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Under the Colorado asbestos regulations applicable single family residential construction, a contractor owed no duty to inspect the premises for asbestos before beginning construction. Absent such a duty under the statutes or regulations, the court considered and rejected the owner’s argument (and expert witness testimony) asserting that, under its generally accepted standard of care, the contractor nevertheless owed a duty to inspect for asbestos. The question of whether a defendant owes a duty to act to avoid injury is a question of law to be determined by court, and the trial court is not bound by the expert conclusions of the plaintiff’s expert even where that expert testimony in not contradicted, concluded the court. Ferraro v. Frias Drywall, LLC, 451 P.3d 1255 (Colorado 2019).

The courts reasoning is quoted as follows:

“In 2003, the Department of Public Health and Environment Regulations were amended to comply with a 2001 statutory change to include single-family residential dwellings. Ch. 225, sec. 4, § 25-7-502, 2001 Colo. Sess. Laws 772 (adding “single-family residential dwelling” to “area of public access”); Dep’t of Pub. Health & Env’t Reg. 8, pt. B, § VII.C, 5 Code Colo. Regs. 1001-10 (explaining revision based on 2001 statutory change). A single-family residential dwelling is

any structure or portion of a structure whose primary use is for housing of one family. Residential portions of multi-unit dwellings such as apartment buildings, condominiums, duplexes and triplexes are also considered to be, for the purposes of this Regulation No. 8, single-family residential dwellings; common areas such as hallways, entryways, and boiler rooms are not single-family residential dwellings. (Dep’t of Pub. Health & Env’t Reg. 8, pt. B, § I.B.96, 5 Code Colo. Regs. 1001-10.)

Other definitions relevant to our analysis are those for “facility” and “facility component.” A facility is “any institutional, commercial, public, industrial, or residential structure, installation, or building (including any structure installation, or building containing condominiums or individual dwelling units operated as a residential cooperative, but excluding residential buildings having four or fewer dwelling units) ….” Id. at Reg. 8, pt. B, § I.B.45 (emphasis added). A facility component is “any part of a facility, including equipment.” Id. at Reg. 8, pt. B, § I.B.46.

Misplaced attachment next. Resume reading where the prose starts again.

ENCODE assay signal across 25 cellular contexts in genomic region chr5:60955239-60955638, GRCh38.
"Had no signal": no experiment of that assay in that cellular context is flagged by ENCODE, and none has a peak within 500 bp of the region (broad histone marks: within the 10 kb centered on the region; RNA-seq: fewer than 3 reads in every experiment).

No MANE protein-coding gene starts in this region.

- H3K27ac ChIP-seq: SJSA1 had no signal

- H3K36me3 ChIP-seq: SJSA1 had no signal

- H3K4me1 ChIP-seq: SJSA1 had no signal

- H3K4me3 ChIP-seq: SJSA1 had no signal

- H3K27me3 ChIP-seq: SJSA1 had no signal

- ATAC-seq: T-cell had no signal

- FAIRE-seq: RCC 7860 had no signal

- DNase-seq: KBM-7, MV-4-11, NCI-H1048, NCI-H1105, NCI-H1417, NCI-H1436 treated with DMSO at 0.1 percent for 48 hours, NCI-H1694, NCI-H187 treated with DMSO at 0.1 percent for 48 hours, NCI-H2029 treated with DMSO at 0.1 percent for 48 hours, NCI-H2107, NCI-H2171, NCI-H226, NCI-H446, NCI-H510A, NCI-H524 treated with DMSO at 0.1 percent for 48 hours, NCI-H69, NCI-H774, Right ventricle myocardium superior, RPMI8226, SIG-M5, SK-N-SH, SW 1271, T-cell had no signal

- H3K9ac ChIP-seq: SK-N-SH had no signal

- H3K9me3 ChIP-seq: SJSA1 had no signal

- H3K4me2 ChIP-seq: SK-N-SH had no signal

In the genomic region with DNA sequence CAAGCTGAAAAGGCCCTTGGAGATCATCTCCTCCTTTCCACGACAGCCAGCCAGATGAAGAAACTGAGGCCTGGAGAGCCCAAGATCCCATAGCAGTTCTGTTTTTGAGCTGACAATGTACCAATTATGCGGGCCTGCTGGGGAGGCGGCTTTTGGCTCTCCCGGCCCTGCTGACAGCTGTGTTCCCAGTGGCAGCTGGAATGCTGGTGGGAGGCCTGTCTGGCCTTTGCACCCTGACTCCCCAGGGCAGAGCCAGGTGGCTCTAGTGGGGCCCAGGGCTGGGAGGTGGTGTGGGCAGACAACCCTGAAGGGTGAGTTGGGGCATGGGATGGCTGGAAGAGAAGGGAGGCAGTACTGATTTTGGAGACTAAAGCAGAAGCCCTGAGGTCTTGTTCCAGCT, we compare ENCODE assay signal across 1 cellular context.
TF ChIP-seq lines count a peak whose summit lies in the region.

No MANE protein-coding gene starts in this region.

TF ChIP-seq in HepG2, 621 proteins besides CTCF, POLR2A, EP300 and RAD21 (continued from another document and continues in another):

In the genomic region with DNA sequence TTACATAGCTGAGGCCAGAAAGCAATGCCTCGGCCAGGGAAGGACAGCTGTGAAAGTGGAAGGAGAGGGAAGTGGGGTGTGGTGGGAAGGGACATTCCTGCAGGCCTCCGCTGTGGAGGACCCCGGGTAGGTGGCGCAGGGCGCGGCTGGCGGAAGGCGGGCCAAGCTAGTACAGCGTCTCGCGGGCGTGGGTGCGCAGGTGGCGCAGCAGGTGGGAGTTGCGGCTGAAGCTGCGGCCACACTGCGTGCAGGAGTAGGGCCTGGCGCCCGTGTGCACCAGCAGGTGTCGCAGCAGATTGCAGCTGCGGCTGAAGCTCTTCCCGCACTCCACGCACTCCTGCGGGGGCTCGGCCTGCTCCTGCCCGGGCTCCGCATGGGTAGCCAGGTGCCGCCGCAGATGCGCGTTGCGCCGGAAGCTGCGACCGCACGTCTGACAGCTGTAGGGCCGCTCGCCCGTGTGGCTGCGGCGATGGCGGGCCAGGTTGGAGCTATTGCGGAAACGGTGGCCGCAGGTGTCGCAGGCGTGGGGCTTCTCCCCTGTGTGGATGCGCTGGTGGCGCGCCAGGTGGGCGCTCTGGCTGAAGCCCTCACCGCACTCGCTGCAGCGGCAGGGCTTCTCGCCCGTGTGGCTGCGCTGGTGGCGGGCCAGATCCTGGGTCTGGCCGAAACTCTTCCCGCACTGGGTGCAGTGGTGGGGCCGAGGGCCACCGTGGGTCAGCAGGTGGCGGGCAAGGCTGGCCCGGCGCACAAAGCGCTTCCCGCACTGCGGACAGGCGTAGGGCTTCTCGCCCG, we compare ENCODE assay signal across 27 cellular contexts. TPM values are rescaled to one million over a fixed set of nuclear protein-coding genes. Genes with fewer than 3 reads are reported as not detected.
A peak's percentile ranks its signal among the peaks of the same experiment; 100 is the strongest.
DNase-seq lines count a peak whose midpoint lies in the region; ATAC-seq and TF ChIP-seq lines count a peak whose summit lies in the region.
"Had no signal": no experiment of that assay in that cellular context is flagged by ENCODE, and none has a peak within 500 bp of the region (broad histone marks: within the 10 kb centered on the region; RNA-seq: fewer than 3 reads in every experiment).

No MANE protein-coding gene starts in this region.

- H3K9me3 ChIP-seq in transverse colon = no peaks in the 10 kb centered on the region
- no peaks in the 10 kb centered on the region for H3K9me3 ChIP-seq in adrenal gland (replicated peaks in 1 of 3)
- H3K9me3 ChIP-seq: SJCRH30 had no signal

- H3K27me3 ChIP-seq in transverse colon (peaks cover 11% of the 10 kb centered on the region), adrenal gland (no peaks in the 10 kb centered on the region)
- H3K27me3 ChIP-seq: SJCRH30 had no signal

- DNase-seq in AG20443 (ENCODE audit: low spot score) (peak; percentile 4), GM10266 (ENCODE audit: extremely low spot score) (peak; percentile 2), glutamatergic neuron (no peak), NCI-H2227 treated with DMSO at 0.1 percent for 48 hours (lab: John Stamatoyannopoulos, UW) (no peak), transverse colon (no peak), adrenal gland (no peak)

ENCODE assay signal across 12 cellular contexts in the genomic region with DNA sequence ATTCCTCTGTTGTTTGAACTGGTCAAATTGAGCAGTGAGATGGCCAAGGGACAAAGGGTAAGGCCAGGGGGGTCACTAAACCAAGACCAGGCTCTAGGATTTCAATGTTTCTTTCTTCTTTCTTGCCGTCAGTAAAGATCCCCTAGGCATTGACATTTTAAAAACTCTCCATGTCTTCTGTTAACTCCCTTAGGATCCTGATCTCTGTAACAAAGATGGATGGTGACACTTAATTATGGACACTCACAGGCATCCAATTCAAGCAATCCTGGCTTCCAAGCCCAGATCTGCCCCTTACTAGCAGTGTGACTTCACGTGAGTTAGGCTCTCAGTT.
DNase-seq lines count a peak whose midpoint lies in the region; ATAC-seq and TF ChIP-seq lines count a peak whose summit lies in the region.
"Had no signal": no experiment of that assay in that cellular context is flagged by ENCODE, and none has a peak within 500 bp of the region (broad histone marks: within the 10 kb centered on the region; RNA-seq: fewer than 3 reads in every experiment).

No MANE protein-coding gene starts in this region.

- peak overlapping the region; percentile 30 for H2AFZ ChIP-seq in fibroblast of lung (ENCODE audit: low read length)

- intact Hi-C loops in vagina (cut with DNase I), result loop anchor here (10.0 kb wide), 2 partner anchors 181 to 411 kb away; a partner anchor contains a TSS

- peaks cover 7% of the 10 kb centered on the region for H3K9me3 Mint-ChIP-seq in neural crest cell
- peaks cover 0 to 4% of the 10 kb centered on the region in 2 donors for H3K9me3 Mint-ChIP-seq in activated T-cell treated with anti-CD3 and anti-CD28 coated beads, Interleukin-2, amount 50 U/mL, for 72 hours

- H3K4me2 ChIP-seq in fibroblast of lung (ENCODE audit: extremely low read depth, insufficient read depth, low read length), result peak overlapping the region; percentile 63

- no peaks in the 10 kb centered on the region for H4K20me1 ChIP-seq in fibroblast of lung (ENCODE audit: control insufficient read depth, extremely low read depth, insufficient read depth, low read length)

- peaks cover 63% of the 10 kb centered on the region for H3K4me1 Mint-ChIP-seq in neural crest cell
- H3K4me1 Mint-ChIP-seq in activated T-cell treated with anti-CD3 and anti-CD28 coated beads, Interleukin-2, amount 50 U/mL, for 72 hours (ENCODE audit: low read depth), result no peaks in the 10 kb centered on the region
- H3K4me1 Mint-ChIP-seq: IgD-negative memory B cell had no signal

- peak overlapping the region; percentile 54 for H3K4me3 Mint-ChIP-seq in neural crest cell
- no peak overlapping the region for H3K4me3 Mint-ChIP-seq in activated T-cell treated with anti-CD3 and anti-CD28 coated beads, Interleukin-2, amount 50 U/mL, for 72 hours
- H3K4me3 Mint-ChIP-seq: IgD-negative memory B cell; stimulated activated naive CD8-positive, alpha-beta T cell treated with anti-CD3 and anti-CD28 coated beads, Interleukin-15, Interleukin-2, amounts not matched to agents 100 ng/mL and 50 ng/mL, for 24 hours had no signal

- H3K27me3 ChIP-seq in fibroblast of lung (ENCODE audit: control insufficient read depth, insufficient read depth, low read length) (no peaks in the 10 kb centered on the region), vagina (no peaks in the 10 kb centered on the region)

Part B, section III of the regulations, entitled “Abatement, Renovation and Demolition Projects,” contains a subsection, III.A, concerning inspections. The district court relied on subsection III.A.1 to find the existence of a duty to inspect single-family residential dwellings. The regulation provides that

[p]rior to any renovation or demolition which may disturb greater than the trigger levels1 of material identified as a suspect asbestos-containing material pursuant to the EPA “Green Book”, Managing Asbestos in Place, Appendix G (1990), the facility component(s) to be affected by the renovation or demolition shall be inspected to determine if abatement is required.

Id. at Reg. 8, pt. B, § III.A.1 (emphasis added).

Because a “facility component” excludes residential buildings having four or fewer dwelling units, we conclude that this regulation does not create an inspection duty for single-family residential dwellings. Thus, while the regulation creates an inspection duty for facility components, its plain language excludes single-family residences like the Ferraros’ home, contrary to the district court’s ruling.”

 

About the author: Article written by J. Kent Holland, Jr., a construction lawyer located in Tysons Corner, Virginia, with a national practice (formerly with Wickwire Gavin, P.C. and now with ConstructionRisk Counsel, PLLC) representing design professionals, contractors and project owners.  He is founder and president of a consulting firm, ConstructionRisk, LLC, providing consulting services to owners, design professionals, contractors and attorneys on construction projects.  He is publisher of ConstructionRisk Report and may be reached at Kent@ConstructionRisk.com or by calling 703-623-1932.  This article is published in ConstructionRisk Report, Vol. 22, No. 4 (April 2020).

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